FDA

by Jody Smithhands around the world

The FDA held the Myalgic Encephalomyelitis and Chronic Fatigue Syndrome Webinar: Working Together for Change on November 15, 2012. An invitation had been issued earlier to Phoenix Rising and anyone interested in attending.

There was not much mention of ME/CFS until well into the webinar, which surprised me and left me dismayed at first. Instead, speakers talked about the origins and history of the FDA, as well as about several other severe health conditions including HIV/AIDS, cystic fibrosis and muscular dystrophy. An advocate for CF and another for MD spoke at length about the challenges that faced them in the early days of advocacy in bringing attention, funds and support to those suffering with these diseases.… Read More

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Image courtesy of imagerymajestic at FreeDigitalPhotos.net

by Jody Smith

The Food and Drug Administration has deemed ME/CFS to be one of 39 conditions that may receive their special consideration. But of these 39, only 20 conditions will be picked. If ME/CFS is one of those 20, patients’ comments will be heard through public meetings and through mailed and emailed messages.

The FDA evaluates and approves drugs before they can be put on the market. They may also create incentives that will encourage companies to turn their focus to ME/CFS.

The FDA is holding a public meeting and is looking for input from ME/CFS patients about the FDA’s patient-focused drug development initiative.

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Goal

To accelerate treatments and access to treatments for ME/CFS patients (in the absence of a wholly agreed upon definition, a diagnostic biomarker* and defined subset populations).

Objectives:

1.   Expediting treatments to patients – distinguish the various accelerated pathways including and not limited to fast tracking, accelerated approvals, post-marketing trials, and other regulatory mechanisms

Discussion Considerations:

  • Range of treatment trial strategies (combinations of drug treatments and/or broad-spectrum of      patients)
  • Parallel tracking
  • Expanded population trials (increasing population size as shows benefit)
  • Priority reviews
  • Use of cross functional review teams, etc.

2.  Examine and define benefit risk and quality of life for chronic illnesses; specifically looking at ME/CFS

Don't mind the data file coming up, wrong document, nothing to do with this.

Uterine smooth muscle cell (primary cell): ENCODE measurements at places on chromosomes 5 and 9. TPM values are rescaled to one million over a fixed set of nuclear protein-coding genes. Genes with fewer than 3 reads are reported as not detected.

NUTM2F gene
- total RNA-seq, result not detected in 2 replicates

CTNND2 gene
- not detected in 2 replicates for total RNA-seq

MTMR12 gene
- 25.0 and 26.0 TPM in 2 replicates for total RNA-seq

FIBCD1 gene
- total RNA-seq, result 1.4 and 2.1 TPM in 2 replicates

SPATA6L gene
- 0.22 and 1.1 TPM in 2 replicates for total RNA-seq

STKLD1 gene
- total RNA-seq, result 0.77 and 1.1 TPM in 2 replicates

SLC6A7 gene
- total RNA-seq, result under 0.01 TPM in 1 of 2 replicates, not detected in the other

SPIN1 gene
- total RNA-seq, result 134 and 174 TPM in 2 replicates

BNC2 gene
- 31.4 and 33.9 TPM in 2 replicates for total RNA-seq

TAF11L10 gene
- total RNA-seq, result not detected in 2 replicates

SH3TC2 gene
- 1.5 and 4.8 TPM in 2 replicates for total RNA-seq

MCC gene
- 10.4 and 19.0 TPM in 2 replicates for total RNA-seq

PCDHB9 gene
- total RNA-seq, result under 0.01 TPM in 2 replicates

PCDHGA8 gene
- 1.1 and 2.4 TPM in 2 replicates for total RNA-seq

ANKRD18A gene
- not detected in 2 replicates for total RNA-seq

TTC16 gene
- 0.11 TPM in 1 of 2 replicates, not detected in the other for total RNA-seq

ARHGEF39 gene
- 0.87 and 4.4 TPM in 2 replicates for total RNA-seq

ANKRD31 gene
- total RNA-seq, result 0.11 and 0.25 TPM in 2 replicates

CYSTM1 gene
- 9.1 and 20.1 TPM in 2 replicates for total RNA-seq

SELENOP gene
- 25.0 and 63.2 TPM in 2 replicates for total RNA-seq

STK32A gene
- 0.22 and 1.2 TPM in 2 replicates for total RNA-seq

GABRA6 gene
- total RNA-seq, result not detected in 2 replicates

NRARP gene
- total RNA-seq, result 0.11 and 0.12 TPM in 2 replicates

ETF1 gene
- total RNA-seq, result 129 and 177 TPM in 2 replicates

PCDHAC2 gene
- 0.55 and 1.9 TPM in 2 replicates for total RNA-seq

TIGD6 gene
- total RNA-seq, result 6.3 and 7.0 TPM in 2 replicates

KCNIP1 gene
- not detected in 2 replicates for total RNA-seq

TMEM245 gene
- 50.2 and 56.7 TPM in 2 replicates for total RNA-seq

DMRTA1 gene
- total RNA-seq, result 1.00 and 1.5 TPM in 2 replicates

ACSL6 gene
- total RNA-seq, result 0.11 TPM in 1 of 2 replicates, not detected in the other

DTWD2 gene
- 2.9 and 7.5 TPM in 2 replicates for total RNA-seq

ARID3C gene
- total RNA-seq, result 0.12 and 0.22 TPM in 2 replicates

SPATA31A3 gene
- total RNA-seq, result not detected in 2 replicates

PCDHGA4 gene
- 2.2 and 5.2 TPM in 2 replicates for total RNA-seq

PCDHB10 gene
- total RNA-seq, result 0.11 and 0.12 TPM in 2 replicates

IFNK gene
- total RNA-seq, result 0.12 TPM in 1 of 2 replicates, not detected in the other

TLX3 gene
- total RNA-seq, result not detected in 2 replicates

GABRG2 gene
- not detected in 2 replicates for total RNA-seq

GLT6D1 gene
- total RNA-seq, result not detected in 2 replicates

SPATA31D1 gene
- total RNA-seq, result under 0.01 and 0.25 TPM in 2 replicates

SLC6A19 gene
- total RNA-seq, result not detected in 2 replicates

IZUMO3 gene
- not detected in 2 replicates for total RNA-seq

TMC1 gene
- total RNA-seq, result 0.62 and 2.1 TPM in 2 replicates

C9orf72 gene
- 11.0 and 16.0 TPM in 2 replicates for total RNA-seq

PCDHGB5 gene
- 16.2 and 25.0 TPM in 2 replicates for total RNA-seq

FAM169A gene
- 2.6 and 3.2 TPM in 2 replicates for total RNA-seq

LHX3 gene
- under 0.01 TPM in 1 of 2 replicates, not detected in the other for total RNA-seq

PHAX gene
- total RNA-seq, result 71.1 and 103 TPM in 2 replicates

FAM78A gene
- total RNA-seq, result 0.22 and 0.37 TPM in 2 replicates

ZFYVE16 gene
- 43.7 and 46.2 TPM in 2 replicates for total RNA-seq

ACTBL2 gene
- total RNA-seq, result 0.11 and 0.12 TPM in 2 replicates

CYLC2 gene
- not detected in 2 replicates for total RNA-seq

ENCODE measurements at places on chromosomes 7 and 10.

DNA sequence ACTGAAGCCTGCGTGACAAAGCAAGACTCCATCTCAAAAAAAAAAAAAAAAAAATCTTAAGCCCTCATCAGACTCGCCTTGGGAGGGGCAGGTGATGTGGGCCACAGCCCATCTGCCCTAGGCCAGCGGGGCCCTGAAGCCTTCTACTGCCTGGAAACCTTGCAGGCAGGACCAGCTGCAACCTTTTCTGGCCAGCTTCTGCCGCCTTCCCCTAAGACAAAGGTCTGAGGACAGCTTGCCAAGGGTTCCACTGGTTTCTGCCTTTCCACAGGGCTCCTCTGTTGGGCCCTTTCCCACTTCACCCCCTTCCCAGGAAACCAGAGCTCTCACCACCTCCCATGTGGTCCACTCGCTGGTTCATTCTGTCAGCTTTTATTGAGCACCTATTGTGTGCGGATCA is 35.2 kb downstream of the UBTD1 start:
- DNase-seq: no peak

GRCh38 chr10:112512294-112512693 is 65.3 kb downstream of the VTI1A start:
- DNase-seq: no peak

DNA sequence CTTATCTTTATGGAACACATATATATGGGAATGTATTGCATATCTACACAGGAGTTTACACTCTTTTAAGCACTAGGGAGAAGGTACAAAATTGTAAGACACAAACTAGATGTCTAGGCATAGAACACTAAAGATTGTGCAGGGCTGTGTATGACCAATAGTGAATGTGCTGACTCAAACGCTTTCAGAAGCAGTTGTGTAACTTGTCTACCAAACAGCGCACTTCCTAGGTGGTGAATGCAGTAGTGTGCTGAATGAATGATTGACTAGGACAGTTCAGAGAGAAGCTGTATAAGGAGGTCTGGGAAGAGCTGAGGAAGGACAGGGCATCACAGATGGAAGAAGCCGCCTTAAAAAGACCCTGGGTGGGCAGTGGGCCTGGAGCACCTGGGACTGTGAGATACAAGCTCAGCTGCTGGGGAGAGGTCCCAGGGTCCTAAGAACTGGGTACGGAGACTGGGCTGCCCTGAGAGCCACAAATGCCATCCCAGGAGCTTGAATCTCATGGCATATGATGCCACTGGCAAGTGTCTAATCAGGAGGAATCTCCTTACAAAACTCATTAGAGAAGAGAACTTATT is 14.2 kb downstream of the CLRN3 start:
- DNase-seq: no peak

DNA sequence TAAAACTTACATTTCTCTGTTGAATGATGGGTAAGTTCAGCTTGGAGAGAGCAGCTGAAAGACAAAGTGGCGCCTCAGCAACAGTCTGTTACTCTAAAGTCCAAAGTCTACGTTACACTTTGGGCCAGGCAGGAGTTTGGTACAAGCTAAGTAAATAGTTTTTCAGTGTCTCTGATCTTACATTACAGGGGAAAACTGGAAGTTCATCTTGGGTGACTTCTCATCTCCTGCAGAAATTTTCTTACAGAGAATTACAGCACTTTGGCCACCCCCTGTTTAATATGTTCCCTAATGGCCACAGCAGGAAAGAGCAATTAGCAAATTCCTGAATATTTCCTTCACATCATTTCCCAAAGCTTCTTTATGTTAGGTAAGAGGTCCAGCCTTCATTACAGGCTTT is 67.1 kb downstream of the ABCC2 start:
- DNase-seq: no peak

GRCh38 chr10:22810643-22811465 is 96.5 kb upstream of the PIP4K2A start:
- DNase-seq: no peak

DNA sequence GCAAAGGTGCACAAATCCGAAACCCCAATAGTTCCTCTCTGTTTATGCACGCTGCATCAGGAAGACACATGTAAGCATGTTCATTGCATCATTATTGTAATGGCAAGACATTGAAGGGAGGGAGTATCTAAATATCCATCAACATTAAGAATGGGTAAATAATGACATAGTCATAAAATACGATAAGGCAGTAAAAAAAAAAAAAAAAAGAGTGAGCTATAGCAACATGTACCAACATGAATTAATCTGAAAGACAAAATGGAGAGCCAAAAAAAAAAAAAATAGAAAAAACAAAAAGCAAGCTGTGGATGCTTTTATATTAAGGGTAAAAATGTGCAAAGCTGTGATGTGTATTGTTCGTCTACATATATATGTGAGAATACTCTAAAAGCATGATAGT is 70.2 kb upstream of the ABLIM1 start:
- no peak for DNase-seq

Discussion Considerations:

  • How does FDA currently evaluate chronic illnesses
  • Patient and clinician considerations on risk and benefit
  • Safety versus risk
  • Severity/morbidity
  • Persons freedom to make health choices
  • Promote and protect public health
  • Other chronic illnesses

3.   … Read More

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Posted by Cort Johnson

(Things are finally starting to move…The FDA is responding but no meeting dates are set. Stop now and we risk losing our chance; keep working and we can bust this thing wide open.  We are on the brink of getting a historic meeting at the FDA…

The FDA can be very pro-active in the drug approval process – we’re simply asking that they be pro-active with the only major disorder they’ve never approved a drug for. – ME/CFS! Let’s keep the pressure on by emailing the feds every day until the 25th….Cort.)
_______________________

To All who took ACTION requesting THE FDA TO HOLD A STAKEHOLDERS MEETING for ME/CFS.Read More

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Posted by Cort Johnson

(This was never going to be easy….ME/CFS has been ignored by every federal agency for over 2 decades and its going to take time and work to break down those walls.  Let’s send a message that we are no longer willing stand for being ignored…Thanks to Mary Dimmock, Bob Miller and others for standing up for  the possibility of equal treatment for ME/CFS and producing this. )

CALL FOR THE FDA TO HOLD A STAKEHOLDER MEETING – SECOND LETTER!

May 14, 2012

To All who took ACTION requesting THE FDA TO HOLD A STAKEHOLDERS MEETING for ME/CFS

THANK YOU!!

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Posted by Cort Johnson

For decades, ME/CFS (Myalgic Encephalomyelitis/Chronic Fatigue Syndrome) has devastated the lives of patients and our loved ones, leaving us with an alarmingly low quality of life. Today, ME/CFS affects the lives of more than 1 million Americans of both sexes and all ages at an annual cost of at least $21 billion in direct costs and lost productivity.

As patients and loved ones, we have suffered too long with too little research, a disbelieving medical community and no approved drug treatment specifically for ME/CFS.

This has to change!  We know that we need many things, such as more money for research.Read More

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